JULY 14 – The French Revolution and more

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JULY 14 – The French Revolution and more

This day is marked as important in history

Our history is a cause of celebration and reflection. It is a source of inspiration. There have been uncountable inventions, innovations, treaties, an

Our history is a cause of celebration and reflection. It is a source of inspiration. There have been uncountable inventions, innovations, treaties, and other significant events in the past and all of them have something to teach us, to inspire us to keep going and not to stop even if we fail. Start your day with a positive thought. Do something great today and we might publish it in our Daily Column in the years to come.  Let us read the historical milestones of July 14: 

1789: Bastille Day – the French Revolution begins with the fall of the Bastille Prison

The Storming of the Bastille occurred in Paris, France on July 14, 1789. This vicious assault on the legislature by the individuals of France flagged the beginning of the French Revolution. What was the Bastille? The Bastille was a fortress built in the late 1300s to secure Paris during the Hundred Years’ War. By the late 1700s, the Bastille was for the most part utilized as a state jail by King Louis XVI. It is called “ la Fête Nationale ”. 

 

1798: The Sedition Act is passed by the U.S. Congress. It prohibits “false, scandalous & malicious” writing against the government

On July 14, 1798, one of the most terrible breaks of the U.S. constitution in history became government law when Congress passed the Sedition Act, jeopardizing freedom in the delicate new country. While the United States occupied with maritime threats with Revolutionary France, known as the Quasi-War, Alexander Hamilton and congressional Federalists exploited the open’s wartime fears and drafted and passed the Alien and Sedition Acts, without first counseling President John Adams. This law permitted the deportation, fine, or imprisonment of anyone deemed a threat or publishing “false, scandalous, or malicious writing” against the government of the United States.

 

1850: 1st public demonstration of ice made by refrigeration by Florida physician John Gorrie

Florida physician JohnGorrie applied for patents in 1848 and had a model worked in Ohio by the Cincinnati Iron Works. It was portrayed in Scientific American the next year, however, Gorrie still needed to pull in funding to battle the current ice-square industry. He utilizes his mechanical ice-producer to bewilder the visitors at a gathering. It’s the principal open U.S. show of ice made by refrigeration. Florida had awarded Gorrie by putting his sculpture in the National Statuary Hall Collection in the U.S. Statehouse.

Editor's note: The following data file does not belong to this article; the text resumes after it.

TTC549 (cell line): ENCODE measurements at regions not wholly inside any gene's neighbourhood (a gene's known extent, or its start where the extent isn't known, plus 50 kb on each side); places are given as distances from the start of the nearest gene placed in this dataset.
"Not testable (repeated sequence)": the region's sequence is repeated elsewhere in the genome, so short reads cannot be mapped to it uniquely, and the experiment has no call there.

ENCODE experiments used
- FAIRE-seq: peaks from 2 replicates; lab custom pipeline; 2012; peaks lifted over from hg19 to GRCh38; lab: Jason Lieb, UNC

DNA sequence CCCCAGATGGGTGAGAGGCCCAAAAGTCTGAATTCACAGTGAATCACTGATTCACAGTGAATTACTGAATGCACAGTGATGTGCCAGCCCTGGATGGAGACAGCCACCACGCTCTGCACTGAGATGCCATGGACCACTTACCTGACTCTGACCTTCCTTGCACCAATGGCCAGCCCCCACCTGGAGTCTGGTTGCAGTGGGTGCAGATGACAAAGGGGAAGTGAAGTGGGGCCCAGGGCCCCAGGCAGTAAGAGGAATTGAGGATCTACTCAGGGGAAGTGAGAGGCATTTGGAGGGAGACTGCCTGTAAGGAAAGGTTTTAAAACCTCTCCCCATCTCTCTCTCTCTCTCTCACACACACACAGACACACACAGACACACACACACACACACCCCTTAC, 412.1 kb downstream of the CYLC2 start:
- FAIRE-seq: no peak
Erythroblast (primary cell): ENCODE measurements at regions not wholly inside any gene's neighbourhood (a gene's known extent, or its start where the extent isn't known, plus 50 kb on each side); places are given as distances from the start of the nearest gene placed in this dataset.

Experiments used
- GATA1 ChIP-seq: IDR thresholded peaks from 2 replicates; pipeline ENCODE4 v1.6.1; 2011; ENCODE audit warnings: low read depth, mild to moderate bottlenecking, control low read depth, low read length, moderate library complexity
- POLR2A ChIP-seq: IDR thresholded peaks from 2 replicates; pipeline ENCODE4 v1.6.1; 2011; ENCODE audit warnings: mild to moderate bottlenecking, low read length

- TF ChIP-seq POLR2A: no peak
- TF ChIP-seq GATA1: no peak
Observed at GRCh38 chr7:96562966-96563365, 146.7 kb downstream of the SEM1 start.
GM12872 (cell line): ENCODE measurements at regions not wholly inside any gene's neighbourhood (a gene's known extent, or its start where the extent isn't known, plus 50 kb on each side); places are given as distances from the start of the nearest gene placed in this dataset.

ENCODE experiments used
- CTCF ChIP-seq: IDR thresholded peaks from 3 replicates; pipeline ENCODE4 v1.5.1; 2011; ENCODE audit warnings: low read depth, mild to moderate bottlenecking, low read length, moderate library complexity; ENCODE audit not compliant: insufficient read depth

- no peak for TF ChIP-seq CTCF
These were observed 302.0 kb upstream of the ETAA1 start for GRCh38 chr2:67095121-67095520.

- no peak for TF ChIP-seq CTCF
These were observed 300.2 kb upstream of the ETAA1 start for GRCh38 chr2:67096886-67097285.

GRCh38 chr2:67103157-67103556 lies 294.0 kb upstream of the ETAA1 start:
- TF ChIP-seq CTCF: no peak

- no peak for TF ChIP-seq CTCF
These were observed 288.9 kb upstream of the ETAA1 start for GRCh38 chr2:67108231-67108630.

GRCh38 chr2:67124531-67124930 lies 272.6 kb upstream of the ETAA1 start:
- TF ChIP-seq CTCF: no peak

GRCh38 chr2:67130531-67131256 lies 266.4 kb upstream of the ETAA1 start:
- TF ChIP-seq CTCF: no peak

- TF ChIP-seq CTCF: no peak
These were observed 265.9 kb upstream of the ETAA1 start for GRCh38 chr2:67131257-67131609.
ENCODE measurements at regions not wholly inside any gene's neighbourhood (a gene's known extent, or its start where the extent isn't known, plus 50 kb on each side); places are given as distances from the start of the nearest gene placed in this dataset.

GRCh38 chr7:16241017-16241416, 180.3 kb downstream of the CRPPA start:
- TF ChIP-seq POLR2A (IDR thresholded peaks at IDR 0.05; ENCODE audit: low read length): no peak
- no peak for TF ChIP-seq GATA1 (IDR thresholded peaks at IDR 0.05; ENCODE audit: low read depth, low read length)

1933: All non-Nazi parties are banned in Germany

In another critical advance in the change of German culture from a majority rule government to a tyranny, the Nazi authority passed the Law against the Founding of New Parties. With this law, passed on July 14, 1933, all other political elements were disbanded or broken down. As a result, a few activists fled abroad. Others arranged to work inside an unlawful gathering structure. A few gatherings went underground and some essentially broke down from terrorizing and weight. Germany turned into a one-party tyranny by National Socialists, whom the law made the main authentic ideological group in the nation.

 

1938: Howard Hughes and crew set a new world record for an around-the-world flight.

Howard Hughes set off on his round the world trip as a component of the advancements for the New York World’s Fair. Hughes had on board his copilot Harry Connor and his pilot Thomas Thurlow, his flight engineer Edward Lund, and his radio administrator Richard Stoddard. Promising them was Al Lodwick who was Vice President of Curtis Wright and took care of all the coordination of the flight. They had onboard the most exceptional navigational hardware accessible at the time including a homing radio compass, a periscope float pointer, and gyro pilot and incredible radio. They left Floyd Bennett Field on July 10th. En route, they halted in Paris, Moscow, Omsk, Yakutsk, Fairbanks, and Minneapolis. The plane and group came back to New York on July 14th – 91 hours in the wake of withdrawing.

 

1951: The George Washington Carver National Monument in Joplin, Missouri becomes the first national park honoring an African American.

George Washington Carver National Monument is a unit of the National Park Service in Newton County, Missouri. The national landmark was established on July 14, 1943, by Franklin Delano Roosevelt, who committed $30,000 to the landmark. It was the principal national landmark committed to a dark American and first to a non-resident. It was listed on the National Register of Historic Places in 1966.

 

Keep checking our daily column for regular updates…

 

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